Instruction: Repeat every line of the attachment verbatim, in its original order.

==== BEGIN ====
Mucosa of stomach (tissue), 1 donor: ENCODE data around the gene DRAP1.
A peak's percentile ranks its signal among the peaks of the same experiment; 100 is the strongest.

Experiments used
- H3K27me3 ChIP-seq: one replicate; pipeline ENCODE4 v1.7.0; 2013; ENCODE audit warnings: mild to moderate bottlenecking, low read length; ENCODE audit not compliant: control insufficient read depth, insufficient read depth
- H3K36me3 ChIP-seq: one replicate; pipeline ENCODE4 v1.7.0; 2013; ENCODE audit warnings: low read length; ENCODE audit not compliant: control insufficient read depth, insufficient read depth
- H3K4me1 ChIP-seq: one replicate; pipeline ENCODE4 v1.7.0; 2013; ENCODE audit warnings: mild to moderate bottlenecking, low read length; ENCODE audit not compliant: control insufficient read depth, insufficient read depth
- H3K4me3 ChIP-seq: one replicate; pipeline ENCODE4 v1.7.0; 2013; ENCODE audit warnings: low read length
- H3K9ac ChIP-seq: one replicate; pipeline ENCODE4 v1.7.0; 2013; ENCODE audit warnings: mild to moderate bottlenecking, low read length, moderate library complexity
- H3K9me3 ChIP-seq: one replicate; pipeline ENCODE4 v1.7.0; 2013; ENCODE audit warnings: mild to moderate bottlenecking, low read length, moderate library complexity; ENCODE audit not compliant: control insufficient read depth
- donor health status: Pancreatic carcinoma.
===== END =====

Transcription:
Mucosa of stomach (tissue), 1 donor: ENCODE data around the gene DRAP1.
A peak's percentile ranks its signal among the peaks of the same experiment; 100 is the strongest.

Experiments used
- H3K27me3 ChIP-seq: one replicate; pipeline ENCODE4 v1.7.0; 2013; ENCODE audit warnings: mild to moderate bottlenecking, low read length; ENCODE audit not compliant: control insufficient read depth, insufficient read depth
- H3K36me3 ChIP-seq: one replicate; pipeline ENCODE4 v1.7.0; 2013; ENCODE audit warnings: low read length; ENCODE audit not compliant: control insufficient read depth, insufficient read depth
- H3K4me1 ChIP-seq: one replicate; pipeline ENCODE4 v1.7.0; 2013; ENCODE audit warnings: mild to moderate bottlenecking, low read length; ENCODE audit not compliant: control insufficient read depth, insufficient read depth
- H3K4me3 ChIP-seq: one replicate; pipeline ENCODE4 v1.7.0; 2013; ENCODE audit warnings: low read length
- H3K9ac ChIP-seq: one replicate; pipeline ENCODE4 v1.7.0; 2013; ENCODE audit warnings: mild to moderate bottlenecking, low read length, moderate library complexity
- H3K9me3 ChIP-seq: one replicate; pipeline ENCODE4 v1.7.0; 2013; ENCODE audit warnings: mild to moderate bottlenecking, low read length, moderate library complexity; ENCODE audit not compliant: control insufficient read depth
- donor health status: Pancreatic carcinoma.